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Subject: [Roger's Reviews] Five years of Unhappy King Charles! rss

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"L'état, c'est moi."
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Unhappy King Charles!
A game for 2 players designed by Charles Vasey


"Book of RULES
Intended to be
A TRUE and EXACT
Relation of
His Majesties
WARRE upon
the COMMONS

This work perfected by
Charles Vasey Esq., London”

— From the front page of the Unhappy King Charles! rule book.


Introduction
I usually review newer games, but every once in a while I feel compelled to pull out one of my favourites from the shelf and give it a fresh look. This one is still in print and in stock at GMT, and I feel that it's somewhat of an under appreciated gem in the card driven game genre.

The English Civil War is a topic that hasn't seen a huge number of games, and that's a shame because it came during an interesting transitional period in warfare. You can play some of the specific battles from this conflict in the first of the Musket & Pike series, This Accursed Civil War.

Unhappy King Charles! is a strategic level card driven game that takes you through the English Civil War, either as the Royalists or those pesky upstart Parliamentarians. You'll need to be crafty, clever, and perhaps most importantly, quick as your armies seem to not want to stay around.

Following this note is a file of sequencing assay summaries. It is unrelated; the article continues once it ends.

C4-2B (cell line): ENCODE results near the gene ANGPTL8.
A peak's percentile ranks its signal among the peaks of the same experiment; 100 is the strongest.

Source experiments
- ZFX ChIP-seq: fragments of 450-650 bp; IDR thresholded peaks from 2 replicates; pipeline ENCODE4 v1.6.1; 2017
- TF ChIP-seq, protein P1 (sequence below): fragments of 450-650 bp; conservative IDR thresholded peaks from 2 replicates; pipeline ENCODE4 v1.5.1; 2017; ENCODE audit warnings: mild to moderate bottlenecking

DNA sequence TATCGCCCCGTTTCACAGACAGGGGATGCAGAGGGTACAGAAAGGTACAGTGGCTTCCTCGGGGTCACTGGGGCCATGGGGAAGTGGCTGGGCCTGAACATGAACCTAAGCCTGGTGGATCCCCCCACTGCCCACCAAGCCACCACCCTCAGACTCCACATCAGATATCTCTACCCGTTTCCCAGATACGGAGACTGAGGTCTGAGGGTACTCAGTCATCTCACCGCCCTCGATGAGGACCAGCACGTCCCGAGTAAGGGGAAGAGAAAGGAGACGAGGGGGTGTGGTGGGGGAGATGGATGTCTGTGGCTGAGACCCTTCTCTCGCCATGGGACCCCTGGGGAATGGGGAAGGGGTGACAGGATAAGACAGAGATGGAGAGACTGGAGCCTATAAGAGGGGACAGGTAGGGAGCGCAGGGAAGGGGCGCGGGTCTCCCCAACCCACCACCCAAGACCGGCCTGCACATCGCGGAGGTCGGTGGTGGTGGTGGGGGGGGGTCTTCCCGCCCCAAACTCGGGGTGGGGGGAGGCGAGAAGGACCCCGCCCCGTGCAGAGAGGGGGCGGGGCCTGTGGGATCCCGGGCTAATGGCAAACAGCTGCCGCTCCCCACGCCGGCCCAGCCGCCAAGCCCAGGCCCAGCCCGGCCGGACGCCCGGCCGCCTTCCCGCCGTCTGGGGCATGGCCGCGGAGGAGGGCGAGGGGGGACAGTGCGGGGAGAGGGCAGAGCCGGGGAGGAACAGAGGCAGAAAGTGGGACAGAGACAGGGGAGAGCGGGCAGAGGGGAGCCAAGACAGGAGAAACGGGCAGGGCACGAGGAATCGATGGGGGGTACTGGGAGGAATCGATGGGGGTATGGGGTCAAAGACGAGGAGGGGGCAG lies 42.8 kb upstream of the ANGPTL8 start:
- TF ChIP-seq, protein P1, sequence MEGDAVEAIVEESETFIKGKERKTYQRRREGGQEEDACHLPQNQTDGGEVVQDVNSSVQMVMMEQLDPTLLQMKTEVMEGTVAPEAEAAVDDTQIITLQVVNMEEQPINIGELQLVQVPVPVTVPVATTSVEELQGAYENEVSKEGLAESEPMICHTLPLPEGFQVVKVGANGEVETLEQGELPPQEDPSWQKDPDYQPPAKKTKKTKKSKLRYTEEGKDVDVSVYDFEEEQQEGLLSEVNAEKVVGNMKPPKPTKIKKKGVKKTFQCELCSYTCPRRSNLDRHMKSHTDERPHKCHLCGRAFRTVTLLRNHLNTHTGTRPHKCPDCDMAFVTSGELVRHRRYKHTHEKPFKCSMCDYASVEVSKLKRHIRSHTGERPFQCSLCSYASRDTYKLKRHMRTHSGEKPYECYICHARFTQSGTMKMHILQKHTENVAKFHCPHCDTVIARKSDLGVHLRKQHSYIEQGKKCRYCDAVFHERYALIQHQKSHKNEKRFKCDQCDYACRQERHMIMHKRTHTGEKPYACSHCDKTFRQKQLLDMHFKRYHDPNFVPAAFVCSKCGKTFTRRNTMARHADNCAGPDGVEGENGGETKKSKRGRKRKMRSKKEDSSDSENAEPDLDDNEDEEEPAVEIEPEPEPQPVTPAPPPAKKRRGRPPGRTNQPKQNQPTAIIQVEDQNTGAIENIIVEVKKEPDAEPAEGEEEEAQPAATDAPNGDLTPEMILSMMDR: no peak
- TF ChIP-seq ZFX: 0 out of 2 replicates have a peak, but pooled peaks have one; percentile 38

Components



Unhappy King Charles comes with a paper map of England (and Wales and Scotland) with areas connected by point to point movement. There is a separate rulebook and playbook, a deck of 110 cards divided into early, mid, and late war, player aid cards for both sides, and two sheets of counters.

I have added two packs of bingo chips in blue and orange to my copy to place on towns rather than the included markers because my knowledge of British place names is limited to the major cities most people will be familiar with. The bingo markers let me read the city names more easily.

Photo credit: Tim P.

If I had the opportunity I'd get the map printed on canvas. It's one of the lovelier ones among the wargames in my collection. The cards, although completely fine, are on the thin side - not quite as thick as the ones that came with the first run of Combat Commander: Mediterranean for instance. However, they have a nice linen finish to them and have held up well for me over the years.

Rules and Game Play
As mentioned in the introduction, this is a card driven game, but unlike the most common model where you have to choose between operations and events, this deck is split between events and operations cards. Some of the events are playable by either side, but some can only be played by the owning player's faction, and if you end up with some of these in your hand you can only use them for a limited set of things. The deck is never reshuffled so if an event you really wanted doesn't get into your hand, then tant pis. Or as the designer puts it himself, the event still happened, it just didn't have the same impact in the game as it did historically.

Speaking of history, this game is unusual in that it includes some so-called alternate history cards containing events that didn't actually happen but were entirely possible. For instance, there's a card featuring Charles of Lorraine and his army that can enter the game on the Royalist side. I really feel this adds a nice nuance to the game as it inserts a little bit of "what if?" without really affecting the narrative flow of the game.